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Disabled vets conquer a new battlefield: golf course

'First Swing' program helps people who've lost limbs gain a sense of accomplishment and have a little fun.

February 04, 2009|Tony Perry

SAN DIEGO — Army Sgt. Jerrod Fields, who lost his left leg to a roadside explosion in Baghdad in 2005, believes the trick to life is turning a temporary inconvenience into a permanent improvement.

With his prosthetic limb, the 26-year-old Fields has done that. He has become a champion sprinter and hopes to compete in the 2012 Paralympic Games in London.

On Tuesday, he was trying to learn yet another new skill: golf.

Fields was at Admiral Baker Golf Course here, being tutored by golf professionals as part of a two-day clinic under a program called "First Swing." Organized by the Army and the National Amputee Golf Assn. with money from the U.S. Golf Assn., the goal is to help military personnel like Fields who have been wounded in combat.

"No wonder people break golf clubs," Fields said jokingly. "It's harder than you think."

Golf instructors from several local military courses also came to Admiral Baker to learn from professionals who have worked with other injured personnel.

"Grip, posture, stance and alignment -- the fundamentals are the same whether you're playing with only one arm or playing while sitting," said Trace Kea, an Army civilian employee and PGA-certified instructor who was helping Fields.

A Department of Defense rule mandates that every military course have at least two golf carts with a seat that swivels and changes height to help golfers who have trouble standing. Admiral Baker has four, two for each of the 18-hole courses.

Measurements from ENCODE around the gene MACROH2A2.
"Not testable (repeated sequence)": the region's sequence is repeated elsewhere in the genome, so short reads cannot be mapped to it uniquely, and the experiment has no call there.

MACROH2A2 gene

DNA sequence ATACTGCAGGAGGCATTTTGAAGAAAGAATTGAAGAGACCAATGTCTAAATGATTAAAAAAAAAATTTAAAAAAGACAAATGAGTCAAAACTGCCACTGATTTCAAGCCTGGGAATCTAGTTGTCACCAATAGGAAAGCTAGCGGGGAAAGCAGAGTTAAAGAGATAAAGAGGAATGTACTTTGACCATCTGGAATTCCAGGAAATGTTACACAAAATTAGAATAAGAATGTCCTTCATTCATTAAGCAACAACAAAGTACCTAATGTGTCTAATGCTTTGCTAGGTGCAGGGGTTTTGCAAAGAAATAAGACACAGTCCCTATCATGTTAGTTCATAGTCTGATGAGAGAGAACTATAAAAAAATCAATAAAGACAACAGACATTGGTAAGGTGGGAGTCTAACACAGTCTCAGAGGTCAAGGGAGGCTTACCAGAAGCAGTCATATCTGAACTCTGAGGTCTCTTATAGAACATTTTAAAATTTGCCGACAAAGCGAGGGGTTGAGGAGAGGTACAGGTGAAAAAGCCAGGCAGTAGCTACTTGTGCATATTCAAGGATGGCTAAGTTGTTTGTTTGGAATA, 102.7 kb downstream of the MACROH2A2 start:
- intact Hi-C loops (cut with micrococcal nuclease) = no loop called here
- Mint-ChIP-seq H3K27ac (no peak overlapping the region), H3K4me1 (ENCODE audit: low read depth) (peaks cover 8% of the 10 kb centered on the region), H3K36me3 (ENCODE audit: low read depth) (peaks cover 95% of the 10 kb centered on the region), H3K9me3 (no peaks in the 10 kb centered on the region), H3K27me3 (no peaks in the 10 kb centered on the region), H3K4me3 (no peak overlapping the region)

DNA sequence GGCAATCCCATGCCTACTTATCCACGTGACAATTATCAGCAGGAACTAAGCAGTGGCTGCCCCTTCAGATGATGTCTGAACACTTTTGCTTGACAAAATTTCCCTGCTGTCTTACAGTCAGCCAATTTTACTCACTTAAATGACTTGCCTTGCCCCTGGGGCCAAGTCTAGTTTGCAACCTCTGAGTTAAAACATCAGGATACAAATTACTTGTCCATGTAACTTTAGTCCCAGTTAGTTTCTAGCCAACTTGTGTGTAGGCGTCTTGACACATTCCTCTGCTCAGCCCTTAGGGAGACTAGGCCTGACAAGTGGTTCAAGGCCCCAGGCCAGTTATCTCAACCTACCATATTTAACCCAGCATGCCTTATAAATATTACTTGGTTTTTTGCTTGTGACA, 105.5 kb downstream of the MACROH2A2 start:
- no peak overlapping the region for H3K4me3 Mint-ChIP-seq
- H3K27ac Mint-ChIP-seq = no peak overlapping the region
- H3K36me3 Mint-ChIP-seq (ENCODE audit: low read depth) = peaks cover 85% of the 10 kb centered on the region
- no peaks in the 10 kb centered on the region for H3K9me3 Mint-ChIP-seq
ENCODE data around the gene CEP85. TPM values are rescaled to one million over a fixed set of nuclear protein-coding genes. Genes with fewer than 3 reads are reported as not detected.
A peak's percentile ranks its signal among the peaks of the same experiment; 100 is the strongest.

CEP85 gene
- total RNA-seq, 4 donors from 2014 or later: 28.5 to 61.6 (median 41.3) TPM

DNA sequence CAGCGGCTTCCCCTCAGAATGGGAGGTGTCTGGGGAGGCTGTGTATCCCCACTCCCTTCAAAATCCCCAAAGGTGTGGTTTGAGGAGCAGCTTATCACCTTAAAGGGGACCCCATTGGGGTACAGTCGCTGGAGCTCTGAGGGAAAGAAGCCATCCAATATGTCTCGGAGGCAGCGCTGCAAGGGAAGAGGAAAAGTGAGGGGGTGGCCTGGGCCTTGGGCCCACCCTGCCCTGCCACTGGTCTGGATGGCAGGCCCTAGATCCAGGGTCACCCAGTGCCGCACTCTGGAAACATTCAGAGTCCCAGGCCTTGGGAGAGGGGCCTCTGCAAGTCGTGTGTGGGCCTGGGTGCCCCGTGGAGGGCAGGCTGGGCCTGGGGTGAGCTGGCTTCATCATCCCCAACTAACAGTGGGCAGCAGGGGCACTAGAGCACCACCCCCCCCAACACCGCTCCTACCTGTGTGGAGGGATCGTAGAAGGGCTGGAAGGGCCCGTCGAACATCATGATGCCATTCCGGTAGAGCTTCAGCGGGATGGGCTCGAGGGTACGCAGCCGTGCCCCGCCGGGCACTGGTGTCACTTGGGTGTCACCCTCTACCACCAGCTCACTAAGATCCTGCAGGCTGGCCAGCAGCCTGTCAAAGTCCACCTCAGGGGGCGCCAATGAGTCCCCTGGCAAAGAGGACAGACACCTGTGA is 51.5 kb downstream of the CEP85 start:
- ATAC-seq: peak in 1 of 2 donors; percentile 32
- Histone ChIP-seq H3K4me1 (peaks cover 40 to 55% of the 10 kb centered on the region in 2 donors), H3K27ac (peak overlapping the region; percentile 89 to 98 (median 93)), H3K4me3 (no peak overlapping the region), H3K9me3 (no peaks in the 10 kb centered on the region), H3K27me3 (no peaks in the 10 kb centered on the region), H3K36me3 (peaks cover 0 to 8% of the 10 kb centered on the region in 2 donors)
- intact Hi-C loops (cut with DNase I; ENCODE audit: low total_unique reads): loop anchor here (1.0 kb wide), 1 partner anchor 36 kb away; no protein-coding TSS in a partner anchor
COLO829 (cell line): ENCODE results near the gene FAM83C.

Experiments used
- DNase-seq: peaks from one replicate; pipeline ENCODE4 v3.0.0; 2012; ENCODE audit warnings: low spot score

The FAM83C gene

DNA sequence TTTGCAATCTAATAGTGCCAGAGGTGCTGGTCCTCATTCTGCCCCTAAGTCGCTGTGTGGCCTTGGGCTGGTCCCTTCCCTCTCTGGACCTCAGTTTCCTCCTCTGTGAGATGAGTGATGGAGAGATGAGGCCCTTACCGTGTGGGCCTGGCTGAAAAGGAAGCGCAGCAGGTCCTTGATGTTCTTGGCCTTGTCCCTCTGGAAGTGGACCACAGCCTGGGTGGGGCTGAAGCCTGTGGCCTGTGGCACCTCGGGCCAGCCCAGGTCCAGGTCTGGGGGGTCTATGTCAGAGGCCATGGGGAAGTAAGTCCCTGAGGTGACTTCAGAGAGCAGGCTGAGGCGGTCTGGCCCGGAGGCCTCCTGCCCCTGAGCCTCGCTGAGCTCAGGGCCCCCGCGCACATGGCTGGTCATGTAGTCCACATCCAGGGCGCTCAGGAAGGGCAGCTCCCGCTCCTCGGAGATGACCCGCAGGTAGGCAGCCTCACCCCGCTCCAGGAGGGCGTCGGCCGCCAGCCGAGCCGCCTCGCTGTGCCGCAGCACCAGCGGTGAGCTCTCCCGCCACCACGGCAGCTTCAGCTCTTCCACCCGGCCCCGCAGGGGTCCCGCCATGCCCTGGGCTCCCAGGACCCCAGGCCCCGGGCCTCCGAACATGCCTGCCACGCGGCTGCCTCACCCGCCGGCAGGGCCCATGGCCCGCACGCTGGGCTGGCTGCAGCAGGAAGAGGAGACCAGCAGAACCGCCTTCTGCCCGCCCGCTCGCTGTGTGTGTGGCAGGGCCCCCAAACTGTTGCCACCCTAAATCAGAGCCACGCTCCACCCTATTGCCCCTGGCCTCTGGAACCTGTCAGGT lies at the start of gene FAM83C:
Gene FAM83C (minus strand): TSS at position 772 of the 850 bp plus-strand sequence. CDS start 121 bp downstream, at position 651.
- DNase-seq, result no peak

Tyler Monroe, golf instructor at the course at North Island Naval Air Station, practiced swinging with only one arm and standing on one leg to better understand the challenges of the injured athlete. On one leg, he sent a ball past the 150-yard marker with his 7-iron.

"You need to use new muscles," he said.

Marty Ebel, 50, who lost both legs above the knee in a construction accident 20 years ago, now helps military personnel who've come back from the war zone. Many still have memories of the roadside bombs or other enemy attacks that left them injured.

"We're hearing from guys back from Iraq and Afghanistan that they feel safe on the golf course," he said. "I don't think we can underestimate the importance of that."

Ebel said he knows one golfer who lost both arms but tucks a club under his armpit. "He can hit a driver 220 yards. It's amazing, just amazing," he said.

After San Diego, the program moves on to military bases in Texas, Virginia, North Carolina, Kentucky, Washington and South Carolina.

Bob Wilson, 68, who lost both legs below the knee in an accident three decades ago aboard the carrier Kitty Hawk, runs the National Amputee Golf Assn. from his home in New Hampshire.

"Golf is a great rehabilitative sport," Wilson said. "Somewhere between miniature golf and the Masters, there's a niche out there for every disabled person who wants to play."



Times staff photographer Don Bartletti contributed to this report.

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